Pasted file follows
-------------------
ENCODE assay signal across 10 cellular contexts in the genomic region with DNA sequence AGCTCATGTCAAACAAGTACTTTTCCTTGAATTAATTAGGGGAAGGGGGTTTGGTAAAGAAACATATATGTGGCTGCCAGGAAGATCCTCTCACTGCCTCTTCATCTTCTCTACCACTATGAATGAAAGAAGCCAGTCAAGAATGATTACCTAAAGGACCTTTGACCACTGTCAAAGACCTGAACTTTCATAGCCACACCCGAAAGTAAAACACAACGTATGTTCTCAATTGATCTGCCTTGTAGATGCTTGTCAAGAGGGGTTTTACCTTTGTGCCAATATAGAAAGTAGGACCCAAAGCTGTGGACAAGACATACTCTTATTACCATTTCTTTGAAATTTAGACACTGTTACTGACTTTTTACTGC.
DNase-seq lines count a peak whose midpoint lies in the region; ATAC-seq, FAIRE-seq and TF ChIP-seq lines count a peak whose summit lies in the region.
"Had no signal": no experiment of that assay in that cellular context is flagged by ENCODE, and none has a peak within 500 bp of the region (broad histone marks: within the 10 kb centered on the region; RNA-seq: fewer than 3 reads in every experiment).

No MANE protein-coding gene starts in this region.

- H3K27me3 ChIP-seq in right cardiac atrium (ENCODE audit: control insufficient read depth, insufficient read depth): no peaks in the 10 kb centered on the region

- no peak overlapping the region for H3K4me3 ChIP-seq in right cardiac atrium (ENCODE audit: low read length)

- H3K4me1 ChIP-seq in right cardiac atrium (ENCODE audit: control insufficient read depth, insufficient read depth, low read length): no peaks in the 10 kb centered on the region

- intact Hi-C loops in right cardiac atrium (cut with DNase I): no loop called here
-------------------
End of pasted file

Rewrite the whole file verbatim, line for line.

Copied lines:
ENCODE assay signal across 10 cellular contexts in the genomic region with DNA sequence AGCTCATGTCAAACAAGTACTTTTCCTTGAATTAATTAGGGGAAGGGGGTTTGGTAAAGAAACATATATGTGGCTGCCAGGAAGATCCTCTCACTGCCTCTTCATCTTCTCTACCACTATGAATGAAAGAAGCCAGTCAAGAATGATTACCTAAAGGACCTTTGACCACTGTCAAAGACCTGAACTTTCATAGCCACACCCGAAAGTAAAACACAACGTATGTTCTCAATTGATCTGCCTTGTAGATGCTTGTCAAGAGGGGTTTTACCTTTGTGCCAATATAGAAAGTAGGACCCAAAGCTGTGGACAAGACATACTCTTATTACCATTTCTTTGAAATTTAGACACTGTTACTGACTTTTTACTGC.
DNase-seq lines count a peak whose midpoint lies in the region; ATAC-seq, FAIRE-seq and TF ChIP-seq lines count a peak whose summit lies in the region.
"Had no signal": no experiment of that assay in that cellular context is flagged by ENCODE, and none has a peak within 500 bp of the region (broad histone marks: within the 10 kb centered on the region; RNA-seq: fewer than 3 reads in every experiment).

No MANE protein-coding gene starts in this region.

- H3K27me3 ChIP-seq in right cardiac atrium (ENCODE audit: control insufficient read depth, insufficient read depth): no peaks in the 10 kb centered on the region

- no peak overlapping the region for H3K4me3 ChIP-seq in right cardiac atrium (ENCODE audit: low read length)

- H3K4me1 ChIP-seq in right cardiac atrium (ENCODE audit: control insufficient read depth, insufficient read depth, low read length): no peaks in the 10 kb centered on the region

- intact Hi-C loops in right cardiac atrium (cut with DNase I): no loop called here